'"How do you make money?" I'm a beauty influencer. Here are 5 questions I always get asked.'

In 2010, a photo-sharing app launched - and it would completely change the way we consumed information. Fast forward 12 years and that app now has over one billion monthly users and is the third most popular social platform in the world.  

I’m talking about none other than Instagram, of course. 

And if you’d have told me a decade ago that I’d be making a living through sharing my opinions online – I would’ve laughed out loud and gone back to cramming for my final exam. But here I am in my 30s and content creation is my full-time job.

Watch: To her many Instagram followers, it seemed like the 'Young Mummy' Sophie Cachia had a pretty rosy life. At 30, she turned her 'perfect' life upside down. Post continues below.

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Hi, my name’s Alisha and I’m a beauty influencer.

If you’re wondering what that is, you’re not the first. So, I’ve compiled a mini-FAQ on the five common questions I always get asked.  

1. What’s a beauty influencer? Isn’t that just like a regular influencer?

Correct, except my niche is beauty - more specifically, skincare

I spend my time creating content to make skincare more digestible (think everything from skin tips to breaking down ingredients and reviewing new product launches).  

Every 'skinfluencer' has their own way of creating content but for me, I like to lean into the infotainment category; so, whilst my posts are 'skinfo' heavy, they’re wrapped up with humour.


Jokes aside, I’ve found that incorporating my personality into my content provides a more authentic connection with my audience. And as long as they’re laughing (and wearing SPF) I’m happy.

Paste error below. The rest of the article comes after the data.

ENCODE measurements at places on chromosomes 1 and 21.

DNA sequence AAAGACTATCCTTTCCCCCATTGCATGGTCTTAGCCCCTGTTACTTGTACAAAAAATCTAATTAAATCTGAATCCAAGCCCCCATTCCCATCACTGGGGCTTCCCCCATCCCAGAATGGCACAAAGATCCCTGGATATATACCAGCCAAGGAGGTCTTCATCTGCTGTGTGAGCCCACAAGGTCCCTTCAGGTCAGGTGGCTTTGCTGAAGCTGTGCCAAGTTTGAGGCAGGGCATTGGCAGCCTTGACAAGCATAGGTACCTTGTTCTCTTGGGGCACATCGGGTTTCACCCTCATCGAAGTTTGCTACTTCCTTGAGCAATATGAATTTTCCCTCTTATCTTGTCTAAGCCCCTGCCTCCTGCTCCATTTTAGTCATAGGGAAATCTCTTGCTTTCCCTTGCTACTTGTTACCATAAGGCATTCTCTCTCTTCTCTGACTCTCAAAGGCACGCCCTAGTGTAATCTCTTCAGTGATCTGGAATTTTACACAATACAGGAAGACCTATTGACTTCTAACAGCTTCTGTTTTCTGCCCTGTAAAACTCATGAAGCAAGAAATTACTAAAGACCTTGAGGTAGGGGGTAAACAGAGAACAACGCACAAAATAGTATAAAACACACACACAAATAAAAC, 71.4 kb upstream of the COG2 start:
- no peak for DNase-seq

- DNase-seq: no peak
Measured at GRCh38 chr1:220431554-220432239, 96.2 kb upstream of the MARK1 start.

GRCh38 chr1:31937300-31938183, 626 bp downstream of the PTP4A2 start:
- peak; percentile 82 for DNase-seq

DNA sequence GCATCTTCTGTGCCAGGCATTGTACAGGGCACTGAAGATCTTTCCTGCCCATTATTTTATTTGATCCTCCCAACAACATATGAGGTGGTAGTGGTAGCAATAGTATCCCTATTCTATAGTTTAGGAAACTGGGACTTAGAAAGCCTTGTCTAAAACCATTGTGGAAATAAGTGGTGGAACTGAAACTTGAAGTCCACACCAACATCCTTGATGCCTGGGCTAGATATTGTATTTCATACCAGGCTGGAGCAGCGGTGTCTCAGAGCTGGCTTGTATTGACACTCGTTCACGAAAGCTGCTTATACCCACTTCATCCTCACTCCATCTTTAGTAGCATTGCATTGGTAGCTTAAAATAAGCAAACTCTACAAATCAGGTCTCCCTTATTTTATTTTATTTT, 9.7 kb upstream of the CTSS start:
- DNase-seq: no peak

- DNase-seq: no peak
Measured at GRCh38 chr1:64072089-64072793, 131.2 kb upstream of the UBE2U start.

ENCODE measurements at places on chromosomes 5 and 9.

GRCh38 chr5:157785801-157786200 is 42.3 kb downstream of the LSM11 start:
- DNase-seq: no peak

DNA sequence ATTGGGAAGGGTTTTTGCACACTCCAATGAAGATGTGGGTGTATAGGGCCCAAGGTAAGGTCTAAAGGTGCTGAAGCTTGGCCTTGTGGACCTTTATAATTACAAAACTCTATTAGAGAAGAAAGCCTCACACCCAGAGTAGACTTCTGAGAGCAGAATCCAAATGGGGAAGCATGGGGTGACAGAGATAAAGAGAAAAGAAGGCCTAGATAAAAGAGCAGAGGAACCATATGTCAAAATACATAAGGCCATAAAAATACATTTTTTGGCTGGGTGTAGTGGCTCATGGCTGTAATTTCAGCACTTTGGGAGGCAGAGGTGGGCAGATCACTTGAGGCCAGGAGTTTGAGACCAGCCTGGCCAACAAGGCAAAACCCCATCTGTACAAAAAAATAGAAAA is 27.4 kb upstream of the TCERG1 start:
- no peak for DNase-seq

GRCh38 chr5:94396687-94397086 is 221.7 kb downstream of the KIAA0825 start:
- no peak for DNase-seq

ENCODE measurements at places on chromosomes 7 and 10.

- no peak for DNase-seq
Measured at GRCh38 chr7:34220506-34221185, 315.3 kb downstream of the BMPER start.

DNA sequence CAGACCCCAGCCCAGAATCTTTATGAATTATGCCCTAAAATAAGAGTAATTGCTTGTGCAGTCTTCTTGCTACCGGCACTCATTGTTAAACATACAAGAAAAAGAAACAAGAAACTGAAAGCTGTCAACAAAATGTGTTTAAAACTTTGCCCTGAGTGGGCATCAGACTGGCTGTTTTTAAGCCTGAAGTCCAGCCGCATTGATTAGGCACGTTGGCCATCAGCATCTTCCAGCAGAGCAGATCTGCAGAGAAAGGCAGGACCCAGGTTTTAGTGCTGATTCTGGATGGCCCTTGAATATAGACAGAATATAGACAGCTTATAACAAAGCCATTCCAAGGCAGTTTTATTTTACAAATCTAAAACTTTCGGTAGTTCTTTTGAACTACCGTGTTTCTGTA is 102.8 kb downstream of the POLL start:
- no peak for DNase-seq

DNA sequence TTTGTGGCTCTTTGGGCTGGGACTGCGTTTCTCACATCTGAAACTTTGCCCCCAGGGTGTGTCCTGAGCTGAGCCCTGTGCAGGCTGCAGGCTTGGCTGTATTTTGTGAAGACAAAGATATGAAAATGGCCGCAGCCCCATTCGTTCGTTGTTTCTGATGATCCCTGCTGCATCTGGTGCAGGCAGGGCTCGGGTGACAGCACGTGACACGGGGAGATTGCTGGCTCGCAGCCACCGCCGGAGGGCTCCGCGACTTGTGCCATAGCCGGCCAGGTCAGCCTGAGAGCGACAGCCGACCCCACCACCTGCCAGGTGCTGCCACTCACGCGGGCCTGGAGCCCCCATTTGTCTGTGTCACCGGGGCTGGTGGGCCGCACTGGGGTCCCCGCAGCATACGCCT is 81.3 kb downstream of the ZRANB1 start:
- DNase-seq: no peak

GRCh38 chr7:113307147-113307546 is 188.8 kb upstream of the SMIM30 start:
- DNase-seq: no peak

You’ll also find makeup looks and dating chat (because who doesn’t love a good ghosting story?) on my profile. 

I also spend a large chunk of my time writing for various online media outlets reviewing (you guessed it) skincare and beauty

2. But how do you make money?  

The same way you do - by showcasing a product or services’ value to consumers. Except, my name is attached to it, which is why an influencer’s personal brand is extremely important.  

Showing up as your authentic self is the key to building trust between you and your community.  


Logistically, there are several ways influencers are renumerated:  

  1. Ambassadorships – where they engage in long-term partnerships with brands and create content to support the brand’s marketing calendar.  

  1. Affiliate marketing – where influencers are given a code or link to share across their platforms and earn a percentage of commission from each sale their code generates. 

  1. Sponsored posts – similar to ambassadorship, however, these are one-off commissioned posts that brands can choose to pay boosting rights to use as a part of their digital marketing.  

  1. Appearances/photoshoots – brands may also ask influencers to appear at events and/or utilise them as models in upcoming campaigns.  

  1. Creating a product line – some influencers go down the route of creating products, this can be through their own means or by partnering with an existing brand in co-collaboration.